11 Things to Know Before Becoming a Cardiac Sonographer

Cardiac sonographers play an important role in health care. They are an important part of care teams that work to save the lives of patients every single day. A career in cardiac sonography can be rewarding and a way to make an impact on patients and their families. Here are 11 facts about working as a cardiac sonographer.

1. Sonography Is a Diagnostic Tool

Sonography uses ultrasound waves to show if an organ is diseased. It’s a common medical diagnostic procedure. With cardiac sonography, radio waves are bounced off the heart. The echoes of those signals form an image called an echocardiogram. That image and video of the heart’s chambers, valves and blood vessels help doctors diagnose and treat heart ailments.

2. Saving Lives Daily

Cardiac arrest is one of the most common killers around the world. Diagnostic cardiac sonographers are often the first line of defense in identifying and preventing heart attacks, heart disease and heart defects.

3. Various Educational Paths

To become a cardiac sonographer, you may complete a 2-year associate’s degree or a 4-year bachelor’s degree. You may also complete an externship where you will be exposed to cardiac sonography on daily basis and learn about the procedure and interaction with patients.

4. Credentials Available, But Not Required

While you do not need a license to become a cardiac sonographer, you can choose to become credentialed. Cardiac Credentialing International (CCI) offers several exams including, credentials for professionals working in the areas of ECG and stress testing, pediatric and adult congenital cardiac ultrasound, echocardiography, and vascular ultrasound. You may also register with a specialty credential in fetal, pediatric or adult cardiac sonography, after passing an exam, with the American Registry for Diagnostic Medical Sonography (ARDMS). Both credentials are good for a year and can be renewed with continuing education credits.

5. Good Communication Wanted

Cardiac sonographers interact with many different types of people every day and need to be able to speak to them clearly and effectively. First and foremost are patients, many of whom may be ill or anxious. They may be scared or confused. Part of the job responsibilities include explaining the procedures to patients and their families, answering their questions and keeping them calm.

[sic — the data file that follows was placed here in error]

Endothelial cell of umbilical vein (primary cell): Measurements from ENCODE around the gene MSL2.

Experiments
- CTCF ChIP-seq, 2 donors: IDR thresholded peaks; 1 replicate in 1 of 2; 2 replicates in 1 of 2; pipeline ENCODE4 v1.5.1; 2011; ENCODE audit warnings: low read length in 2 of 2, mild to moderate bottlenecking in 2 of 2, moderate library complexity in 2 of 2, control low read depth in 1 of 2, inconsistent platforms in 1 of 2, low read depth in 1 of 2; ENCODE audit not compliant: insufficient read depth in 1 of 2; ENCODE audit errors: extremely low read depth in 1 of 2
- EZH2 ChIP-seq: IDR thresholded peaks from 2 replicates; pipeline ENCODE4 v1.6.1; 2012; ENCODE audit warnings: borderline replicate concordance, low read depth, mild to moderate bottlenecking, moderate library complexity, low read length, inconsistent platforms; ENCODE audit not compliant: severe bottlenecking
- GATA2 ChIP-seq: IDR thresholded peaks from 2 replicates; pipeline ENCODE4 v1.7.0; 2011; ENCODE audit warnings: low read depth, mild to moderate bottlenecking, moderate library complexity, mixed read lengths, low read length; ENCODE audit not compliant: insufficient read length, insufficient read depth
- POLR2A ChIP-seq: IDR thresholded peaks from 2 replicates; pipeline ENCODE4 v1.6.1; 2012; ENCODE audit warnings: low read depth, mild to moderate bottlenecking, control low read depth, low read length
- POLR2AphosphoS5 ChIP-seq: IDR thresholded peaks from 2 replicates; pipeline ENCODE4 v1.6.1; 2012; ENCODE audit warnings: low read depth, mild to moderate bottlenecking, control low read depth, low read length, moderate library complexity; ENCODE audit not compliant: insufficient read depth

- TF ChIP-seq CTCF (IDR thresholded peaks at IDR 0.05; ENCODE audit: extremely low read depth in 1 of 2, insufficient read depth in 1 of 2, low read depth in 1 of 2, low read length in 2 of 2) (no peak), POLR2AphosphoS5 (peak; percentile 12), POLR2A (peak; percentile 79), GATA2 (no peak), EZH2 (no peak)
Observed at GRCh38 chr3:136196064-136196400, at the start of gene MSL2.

6. Collaboration Is Essential

You’ll be working as part of a team of caregivers that includes doctors, surgeons, nurses, aides and other staff working to take care of patients. It’s important that the team work together and coordinate care, communicate effectively and help each other as appropriate.

7. Good Job Outlook Now and In the Future

The job outlook for medical professionals is strong. The demand for talented cardiac sonographers will continue to grow. According to the U.S. Bureau of Labor Statistics (BLS), the need for medical sonographers is projected to increase 14 percent from 2020 to 2030. There are estimated to be 14,000 openings annually for medical sonographers and cardiovascular technologists, according to the federal agency.

In California, the number of Cardiovascular Technologists and Technicians is expected to grow much faster than average growth rate for all occupations. According to the Employment Development Department of California, jobs for Cardiovascular Technologists and Technicians are expected to increase by 16 percent, or 800 jobs between 2018 and 2028.

In Arizona, jobs for this position are growing at a rate of 32.9% which is faster than the nationwide estimated projection.

8. Bureaucracy Exists

Like in nearly every job, there is some bureaucracy to working in a medical setting. You’ll have a boss or bosses. You’ll need to document the procedures done and the images taken and present them to physicians or radiologists. In the department or clinic is shorthanded, you may be asked to make follow-up appointments, obtain completed patient consent forms or complete safety reports.

9. Work Flexibility X2

Due to the demand for cardiac sonographers, you have some control and flexibility. First, cardiac sonographers can work pretty much wherever they want. There are positions available, even for entry-level sonographers, in imaging centers, cardiologists’ offices, hospitals and mobile imaging companies. The demand is widespread across the country. Second, there’s demand for sonographers around the clock, especially in hospitals. While cardiology offices and clinics will likely be 9-5 roles, if you prefer second- or third-shift assignments, they are available.

10. Ongoing Learning Required

With new advances, procedures and technologies coming online, there’s always a need for cardiac sonographers to hone their skill sets. There are opportunities to obtain training and sonographers should read articles to keep appraised of updates in the profession. Even the most experienced sonographers attend workshops and conferences to ensure they know the latest about this important work.

11. Little Recognition at Times

Cardiac sonographers work behind the scenes and it can often be a role with little acknowledgement of the work done. That’s not to say your work isn’t appreciated. It’s that your role is that of an unsung hero, frequently doing important work that does not receive the accolades that doctors or nurses do. A career in cardiac sonography can be a fulfilling way to be a part of the fast-paced medical profession. With demand for the role continuing to rise, flexibility and the ability to save lies, it’s a career worth considering.

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